Cling to your fantasy of the "real" word as much as you like and complain about "the kids" all you want, you can't change this reality. Why not wave your cane at them as well, while you're at it, and complete the stereotype if a bitter old man who refuses to accept anything "the kids" come up with because it's not the way it used to be done, and change is scary and evil.

That's all you seem to do around here anyway.

Graham Dawson

Re: Just a beer?

You're right, I did, but it doesn't change facts. The man who invented the word was not a kid. The word is imported from Japanese. It has a nearly twenty year pedigree, while emoticon as a word only precedes it by a few years.

Graham Dawson

Re: Just a beer?

I'd be impressed with a millennial who managed to be more than 30 years old in 1999.

Graham Dawson

Re: Just a beer?

Hm. Fancy that.

I think that might validate my point even more to be honest. The word isn't invented by "millennials", is the thing.

Graham Dawson
Headmaster

Re: Just a beer?

Nah, emoji is an nipponism (or a japanese neologism if you want to be picky about it). Emoticons took off over there as a way to quicky communicate ideas over text message, partly because they work well with the prevailing writing systems and partly to fit within the character limits or short messages. The name itself stems from the Japanese love of taking English words and localising them (witness pokémon - pocket monster - and furasuko - flask as two disparate examples). So, just as romanised text became romanji (or romaji) to fit with kanji, emoticons became emoji.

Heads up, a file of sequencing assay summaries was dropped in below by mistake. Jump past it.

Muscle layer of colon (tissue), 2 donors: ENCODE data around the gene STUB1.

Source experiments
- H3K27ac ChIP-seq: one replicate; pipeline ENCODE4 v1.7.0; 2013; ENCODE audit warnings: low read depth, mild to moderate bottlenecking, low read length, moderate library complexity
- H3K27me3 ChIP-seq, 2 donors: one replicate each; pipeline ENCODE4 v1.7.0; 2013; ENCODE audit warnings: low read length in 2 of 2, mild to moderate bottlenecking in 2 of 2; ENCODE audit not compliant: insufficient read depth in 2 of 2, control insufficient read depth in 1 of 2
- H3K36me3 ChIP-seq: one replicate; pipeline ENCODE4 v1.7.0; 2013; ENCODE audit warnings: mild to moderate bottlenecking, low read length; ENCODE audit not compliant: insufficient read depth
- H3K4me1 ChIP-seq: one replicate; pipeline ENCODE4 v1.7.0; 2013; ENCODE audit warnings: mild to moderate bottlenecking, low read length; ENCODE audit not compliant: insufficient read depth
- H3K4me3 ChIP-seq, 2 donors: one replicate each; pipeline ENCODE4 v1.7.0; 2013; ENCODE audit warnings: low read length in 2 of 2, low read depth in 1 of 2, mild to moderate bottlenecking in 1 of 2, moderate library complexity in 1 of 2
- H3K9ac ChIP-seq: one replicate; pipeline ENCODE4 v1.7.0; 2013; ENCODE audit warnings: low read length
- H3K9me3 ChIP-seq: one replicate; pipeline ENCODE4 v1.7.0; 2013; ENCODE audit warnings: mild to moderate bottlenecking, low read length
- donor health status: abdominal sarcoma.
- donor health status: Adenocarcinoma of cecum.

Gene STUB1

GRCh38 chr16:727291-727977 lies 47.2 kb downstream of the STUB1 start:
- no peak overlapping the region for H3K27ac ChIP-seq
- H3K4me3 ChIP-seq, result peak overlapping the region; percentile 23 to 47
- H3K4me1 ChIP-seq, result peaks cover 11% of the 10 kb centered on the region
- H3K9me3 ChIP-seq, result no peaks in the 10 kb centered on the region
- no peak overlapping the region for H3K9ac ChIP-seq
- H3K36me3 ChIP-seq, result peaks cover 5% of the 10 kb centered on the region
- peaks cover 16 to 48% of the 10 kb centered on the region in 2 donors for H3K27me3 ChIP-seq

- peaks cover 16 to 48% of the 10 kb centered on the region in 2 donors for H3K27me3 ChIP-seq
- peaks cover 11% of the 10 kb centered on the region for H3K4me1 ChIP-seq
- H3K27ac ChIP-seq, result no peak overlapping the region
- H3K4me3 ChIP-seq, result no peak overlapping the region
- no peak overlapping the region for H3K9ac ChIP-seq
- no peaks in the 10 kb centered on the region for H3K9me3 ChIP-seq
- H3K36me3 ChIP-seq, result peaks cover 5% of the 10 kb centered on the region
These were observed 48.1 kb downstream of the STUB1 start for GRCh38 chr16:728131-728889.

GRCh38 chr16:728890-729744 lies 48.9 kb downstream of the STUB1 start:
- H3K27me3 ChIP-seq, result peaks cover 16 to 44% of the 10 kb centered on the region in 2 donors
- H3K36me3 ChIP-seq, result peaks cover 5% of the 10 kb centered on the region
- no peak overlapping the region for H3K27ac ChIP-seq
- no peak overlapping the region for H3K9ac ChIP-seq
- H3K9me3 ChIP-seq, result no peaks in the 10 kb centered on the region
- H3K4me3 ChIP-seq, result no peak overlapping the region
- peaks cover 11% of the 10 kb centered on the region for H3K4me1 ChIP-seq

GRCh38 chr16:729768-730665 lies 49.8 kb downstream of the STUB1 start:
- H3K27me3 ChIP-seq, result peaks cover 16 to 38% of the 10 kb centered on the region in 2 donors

The word was adopted to the west by osmosis, through apps originally written in japan, or targeting japanese audiences, using the term in their English localisations as well.

So less of that high-horse rubbish about the kids today, alright? They know more than we like to pretend.

First low-frequency fast radio burst to grace our skies detected at last

Graham Dawson

Re: Pedantry @W@ldo

That's low frequency as defined by the ITU, for terrestrial radio transmissions, which specifies frequency definitions for a very narrow band of the full EM spectrum. In astronomy, everything with a longer wavelength than infrared light is low frequency EM.

Graham Dawson

Re: Pedantry